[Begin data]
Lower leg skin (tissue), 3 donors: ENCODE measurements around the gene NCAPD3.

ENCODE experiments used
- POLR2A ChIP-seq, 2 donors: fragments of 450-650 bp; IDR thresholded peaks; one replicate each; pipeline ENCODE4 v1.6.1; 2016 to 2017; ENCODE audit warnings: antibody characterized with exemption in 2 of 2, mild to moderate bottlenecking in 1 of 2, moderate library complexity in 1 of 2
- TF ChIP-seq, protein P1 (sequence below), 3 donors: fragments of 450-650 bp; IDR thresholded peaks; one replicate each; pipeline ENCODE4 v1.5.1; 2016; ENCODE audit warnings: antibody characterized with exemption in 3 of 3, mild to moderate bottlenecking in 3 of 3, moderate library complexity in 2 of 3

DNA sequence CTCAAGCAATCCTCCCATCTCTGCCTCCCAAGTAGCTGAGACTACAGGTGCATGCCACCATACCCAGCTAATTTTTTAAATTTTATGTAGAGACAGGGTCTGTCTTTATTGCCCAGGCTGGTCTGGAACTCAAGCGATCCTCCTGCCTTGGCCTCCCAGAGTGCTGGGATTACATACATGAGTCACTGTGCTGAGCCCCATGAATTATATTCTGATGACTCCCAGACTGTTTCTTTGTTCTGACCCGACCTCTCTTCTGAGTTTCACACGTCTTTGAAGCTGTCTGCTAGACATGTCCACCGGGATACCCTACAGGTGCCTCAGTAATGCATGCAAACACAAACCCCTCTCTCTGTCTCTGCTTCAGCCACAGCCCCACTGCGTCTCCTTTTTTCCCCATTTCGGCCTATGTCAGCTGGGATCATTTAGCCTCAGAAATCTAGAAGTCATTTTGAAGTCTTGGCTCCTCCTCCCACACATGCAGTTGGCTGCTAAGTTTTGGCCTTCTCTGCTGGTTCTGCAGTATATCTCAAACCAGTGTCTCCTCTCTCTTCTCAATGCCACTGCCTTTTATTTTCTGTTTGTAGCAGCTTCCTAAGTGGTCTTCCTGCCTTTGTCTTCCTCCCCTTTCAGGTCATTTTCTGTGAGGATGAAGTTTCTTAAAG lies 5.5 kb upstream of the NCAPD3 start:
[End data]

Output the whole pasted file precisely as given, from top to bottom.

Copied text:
Lower leg skin (tissue), 3 donors: ENCODE measurements around the gene NCAPD3.

ENCODE experiments used
- POLR2A ChIP-seq, 2 donors: fragments of 450-650 bp; IDR thresholded peaks; one replicate each; pipeline ENCODE4 v1.6.1; 2016 to 2017; ENCODE audit warnings: antibody characterized with exemption in 2 of 2, mild to moderate bottlenecking in 1 of 2, moderate library complexity in 1 of 2
- TF ChIP-seq, protein P1 (sequence below), 3 donors: fragments of 450-650 bp; IDR thresholded peaks; one replicate each; pipeline ENCODE4 v1.5.1; 2016; ENCODE audit warnings: antibody characterized with exemption in 3 of 3, mild to moderate bottlenecking in 3 of 3, moderate library complexity in 2 of 3

DNA sequence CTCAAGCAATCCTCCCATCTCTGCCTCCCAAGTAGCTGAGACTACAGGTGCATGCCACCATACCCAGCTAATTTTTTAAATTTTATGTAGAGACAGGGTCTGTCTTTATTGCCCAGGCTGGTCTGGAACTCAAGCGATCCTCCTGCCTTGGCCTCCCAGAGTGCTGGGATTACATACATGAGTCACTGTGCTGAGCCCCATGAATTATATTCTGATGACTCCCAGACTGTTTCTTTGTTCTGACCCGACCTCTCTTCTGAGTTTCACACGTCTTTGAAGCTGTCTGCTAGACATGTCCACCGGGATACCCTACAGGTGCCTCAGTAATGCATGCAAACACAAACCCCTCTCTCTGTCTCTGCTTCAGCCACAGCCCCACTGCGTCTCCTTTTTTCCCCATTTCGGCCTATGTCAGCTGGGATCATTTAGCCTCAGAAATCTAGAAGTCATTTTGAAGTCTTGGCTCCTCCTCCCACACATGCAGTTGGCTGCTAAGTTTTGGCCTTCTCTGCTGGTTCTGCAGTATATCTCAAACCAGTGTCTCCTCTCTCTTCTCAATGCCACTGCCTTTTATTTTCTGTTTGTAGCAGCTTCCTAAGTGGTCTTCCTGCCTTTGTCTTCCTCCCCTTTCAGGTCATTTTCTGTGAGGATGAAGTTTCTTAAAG lies 5.5 kb upstream of the NCAPD3 start: